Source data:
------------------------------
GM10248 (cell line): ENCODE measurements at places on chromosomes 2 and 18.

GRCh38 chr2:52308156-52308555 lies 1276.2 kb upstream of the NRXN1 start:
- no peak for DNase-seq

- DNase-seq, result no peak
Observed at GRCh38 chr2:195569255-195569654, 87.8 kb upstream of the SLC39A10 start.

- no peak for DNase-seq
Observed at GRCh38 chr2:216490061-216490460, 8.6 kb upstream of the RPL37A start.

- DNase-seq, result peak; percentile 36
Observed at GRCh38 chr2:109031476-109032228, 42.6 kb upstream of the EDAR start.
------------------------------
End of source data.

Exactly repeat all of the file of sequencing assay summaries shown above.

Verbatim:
GM10248 (cell line): ENCODE measurements at places on chromosomes 2 and 18.

GRCh38 chr2:52308156-52308555 lies 1276.2 kb upstream of the NRXN1 start:
- no peak for DNase-seq

- DNase-seq, result no peak
Observed at GRCh38 chr2:195569255-195569654, 87.8 kb upstream of the SLC39A10 start.

- no peak for DNase-seq
Observed at GRCh38 chr2:216490061-216490460, 8.6 kb upstream of the RPL37A start.

- DNase-seq, result peak; percentile 36
Observed at GRCh38 chr2:109031476-109032228, 42.6 kb upstream of the EDAR start.